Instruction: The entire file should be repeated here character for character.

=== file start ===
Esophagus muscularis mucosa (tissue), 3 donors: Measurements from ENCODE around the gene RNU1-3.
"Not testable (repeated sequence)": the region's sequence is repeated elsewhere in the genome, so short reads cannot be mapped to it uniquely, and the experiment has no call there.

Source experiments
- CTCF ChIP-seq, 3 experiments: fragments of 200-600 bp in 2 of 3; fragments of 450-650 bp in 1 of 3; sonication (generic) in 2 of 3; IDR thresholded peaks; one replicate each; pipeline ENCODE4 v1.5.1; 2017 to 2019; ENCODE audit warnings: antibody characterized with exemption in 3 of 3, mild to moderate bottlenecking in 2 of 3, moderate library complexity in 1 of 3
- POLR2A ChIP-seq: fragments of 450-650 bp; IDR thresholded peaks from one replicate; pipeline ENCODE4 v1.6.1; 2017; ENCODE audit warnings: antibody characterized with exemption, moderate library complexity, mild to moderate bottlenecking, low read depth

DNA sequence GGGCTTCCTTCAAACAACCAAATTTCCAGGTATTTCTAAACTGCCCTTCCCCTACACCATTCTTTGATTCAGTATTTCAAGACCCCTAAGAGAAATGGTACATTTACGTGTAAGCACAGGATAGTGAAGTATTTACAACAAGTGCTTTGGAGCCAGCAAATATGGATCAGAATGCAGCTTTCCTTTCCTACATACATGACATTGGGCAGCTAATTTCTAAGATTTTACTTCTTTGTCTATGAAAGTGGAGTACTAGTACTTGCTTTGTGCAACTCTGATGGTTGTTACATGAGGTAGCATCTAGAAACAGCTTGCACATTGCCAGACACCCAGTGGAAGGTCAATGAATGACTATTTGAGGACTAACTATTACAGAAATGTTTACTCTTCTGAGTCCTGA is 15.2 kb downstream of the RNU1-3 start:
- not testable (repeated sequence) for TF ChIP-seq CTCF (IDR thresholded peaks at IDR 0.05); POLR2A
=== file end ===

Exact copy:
Esophagus muscularis mucosa (tissue), 3 donors: Measurements from ENCODE around the gene RNU1-3.
"Not testable (repeated sequence)": the region's sequence is repeated elsewhere in the genome, so short reads cannot be mapped to it uniquely, and the experiment has no call there.

Source experiments
- CTCF ChIP-seq, 3 experiments: fragments of 200-600 bp in 2 of 3; fragments of 450-650 bp in 1 of 3; sonication (generic) in 2 of 3; IDR thresholded peaks; one replicate each; pipeline ENCODE4 v1.5.1; 2017 to 2019; ENCODE audit warnings: antibody characterized with exemption in 3 of 3, mild to moderate bottlenecking in 2 of 3, moderate library complexity in 1 of 3
- POLR2A ChIP-seq: fragments of 450-650 bp; IDR thresholded peaks from one replicate; pipeline ENCODE4 v1.6.1; 2017; ENCODE audit warnings: antibody characterized with exemption, moderate library complexity, mild to moderate bottlenecking, low read depth

DNA sequence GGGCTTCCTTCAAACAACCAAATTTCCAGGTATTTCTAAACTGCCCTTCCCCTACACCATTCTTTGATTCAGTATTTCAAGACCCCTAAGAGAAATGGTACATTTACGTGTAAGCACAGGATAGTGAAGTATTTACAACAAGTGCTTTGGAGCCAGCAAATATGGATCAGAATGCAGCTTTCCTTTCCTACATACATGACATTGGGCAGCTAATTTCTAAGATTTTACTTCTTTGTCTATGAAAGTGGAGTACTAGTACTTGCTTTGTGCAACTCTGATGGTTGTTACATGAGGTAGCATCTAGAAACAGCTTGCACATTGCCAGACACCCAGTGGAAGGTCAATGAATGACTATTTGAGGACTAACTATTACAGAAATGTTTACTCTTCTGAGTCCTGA is 15.2 kb downstream of the RNU1-3 start:
- not testable (repeated sequence) for TF ChIP-seq CTCF (IDR thresholded peaks at IDR 0.05); POLR2A